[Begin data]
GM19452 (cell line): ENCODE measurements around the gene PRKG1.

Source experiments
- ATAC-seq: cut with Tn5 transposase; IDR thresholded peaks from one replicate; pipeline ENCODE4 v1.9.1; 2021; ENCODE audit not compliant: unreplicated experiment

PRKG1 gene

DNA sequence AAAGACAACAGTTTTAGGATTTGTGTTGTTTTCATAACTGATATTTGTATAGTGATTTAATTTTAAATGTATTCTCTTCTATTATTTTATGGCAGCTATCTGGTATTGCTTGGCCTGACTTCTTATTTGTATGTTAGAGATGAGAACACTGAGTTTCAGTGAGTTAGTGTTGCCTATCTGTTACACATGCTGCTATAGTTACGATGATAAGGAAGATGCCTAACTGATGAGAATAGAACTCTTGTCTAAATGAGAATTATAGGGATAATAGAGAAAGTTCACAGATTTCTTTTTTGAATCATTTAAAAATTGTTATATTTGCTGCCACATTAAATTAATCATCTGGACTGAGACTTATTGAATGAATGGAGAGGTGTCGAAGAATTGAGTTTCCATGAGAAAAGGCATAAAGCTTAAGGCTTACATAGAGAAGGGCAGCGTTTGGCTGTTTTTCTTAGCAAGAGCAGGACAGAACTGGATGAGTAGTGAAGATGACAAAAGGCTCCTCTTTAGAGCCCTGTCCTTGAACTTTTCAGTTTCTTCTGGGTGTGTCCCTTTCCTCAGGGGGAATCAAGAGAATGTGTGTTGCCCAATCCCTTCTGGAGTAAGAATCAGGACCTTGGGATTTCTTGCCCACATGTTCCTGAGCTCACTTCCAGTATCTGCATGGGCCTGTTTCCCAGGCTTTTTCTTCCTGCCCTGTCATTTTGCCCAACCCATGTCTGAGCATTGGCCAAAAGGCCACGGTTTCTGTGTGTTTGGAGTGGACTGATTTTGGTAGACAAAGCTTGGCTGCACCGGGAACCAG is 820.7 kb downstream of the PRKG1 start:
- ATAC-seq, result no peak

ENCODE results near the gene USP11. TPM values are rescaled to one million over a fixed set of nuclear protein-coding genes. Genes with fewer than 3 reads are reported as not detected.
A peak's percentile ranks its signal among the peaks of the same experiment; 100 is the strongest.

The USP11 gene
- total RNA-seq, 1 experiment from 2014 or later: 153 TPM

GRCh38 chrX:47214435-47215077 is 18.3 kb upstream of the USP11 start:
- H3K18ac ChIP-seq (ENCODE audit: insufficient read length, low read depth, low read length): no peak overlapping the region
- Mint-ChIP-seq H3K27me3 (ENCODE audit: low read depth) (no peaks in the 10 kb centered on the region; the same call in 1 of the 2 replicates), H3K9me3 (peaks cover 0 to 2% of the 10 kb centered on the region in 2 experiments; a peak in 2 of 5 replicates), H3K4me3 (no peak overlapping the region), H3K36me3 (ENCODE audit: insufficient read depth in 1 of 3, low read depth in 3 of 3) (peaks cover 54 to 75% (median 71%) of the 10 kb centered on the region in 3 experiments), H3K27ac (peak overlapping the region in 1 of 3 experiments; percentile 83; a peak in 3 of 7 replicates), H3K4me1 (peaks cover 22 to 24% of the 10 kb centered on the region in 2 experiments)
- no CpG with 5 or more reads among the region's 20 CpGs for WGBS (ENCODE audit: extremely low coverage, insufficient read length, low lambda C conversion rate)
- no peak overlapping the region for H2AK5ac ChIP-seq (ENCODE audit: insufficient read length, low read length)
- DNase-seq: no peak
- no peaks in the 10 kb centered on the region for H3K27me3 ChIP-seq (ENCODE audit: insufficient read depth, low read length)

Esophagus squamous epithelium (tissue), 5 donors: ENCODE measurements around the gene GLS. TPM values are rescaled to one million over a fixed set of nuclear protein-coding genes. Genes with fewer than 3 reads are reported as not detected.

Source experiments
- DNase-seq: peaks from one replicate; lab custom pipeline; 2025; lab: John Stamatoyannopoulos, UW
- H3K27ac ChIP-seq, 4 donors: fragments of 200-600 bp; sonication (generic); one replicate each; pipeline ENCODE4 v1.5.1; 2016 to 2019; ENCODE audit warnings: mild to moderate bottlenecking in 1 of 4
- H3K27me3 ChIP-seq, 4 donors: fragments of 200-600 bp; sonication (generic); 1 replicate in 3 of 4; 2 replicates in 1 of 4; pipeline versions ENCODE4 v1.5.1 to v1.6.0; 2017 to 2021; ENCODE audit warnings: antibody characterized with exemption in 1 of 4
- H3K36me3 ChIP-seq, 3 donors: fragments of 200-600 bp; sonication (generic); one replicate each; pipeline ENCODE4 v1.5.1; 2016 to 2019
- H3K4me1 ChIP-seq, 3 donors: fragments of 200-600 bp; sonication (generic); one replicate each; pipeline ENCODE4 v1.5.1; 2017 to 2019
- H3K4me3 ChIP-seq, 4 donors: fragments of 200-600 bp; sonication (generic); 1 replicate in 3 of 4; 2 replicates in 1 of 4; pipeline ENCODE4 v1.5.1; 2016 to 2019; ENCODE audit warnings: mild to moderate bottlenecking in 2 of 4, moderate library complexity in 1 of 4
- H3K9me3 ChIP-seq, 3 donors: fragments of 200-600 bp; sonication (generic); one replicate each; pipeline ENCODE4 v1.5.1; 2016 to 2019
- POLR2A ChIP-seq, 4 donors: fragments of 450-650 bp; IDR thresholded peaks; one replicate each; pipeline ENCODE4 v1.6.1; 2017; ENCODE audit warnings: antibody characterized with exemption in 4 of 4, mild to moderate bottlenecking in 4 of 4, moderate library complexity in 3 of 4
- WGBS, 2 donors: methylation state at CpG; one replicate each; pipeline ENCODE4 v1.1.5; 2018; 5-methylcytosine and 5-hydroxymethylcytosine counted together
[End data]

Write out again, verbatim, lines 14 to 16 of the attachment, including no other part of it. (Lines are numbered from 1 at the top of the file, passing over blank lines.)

- no CpG with 5 or more reads among the region's 20 CpGs for WGBS (ENCODE audit: extremely low coverage, insufficient read length, low lambda C conversion rate)
- no peak overlapping the region for H2AK5ac ChIP-seq (ENCODE audit: insufficient read length, low read length)
- DNase-seq: no peak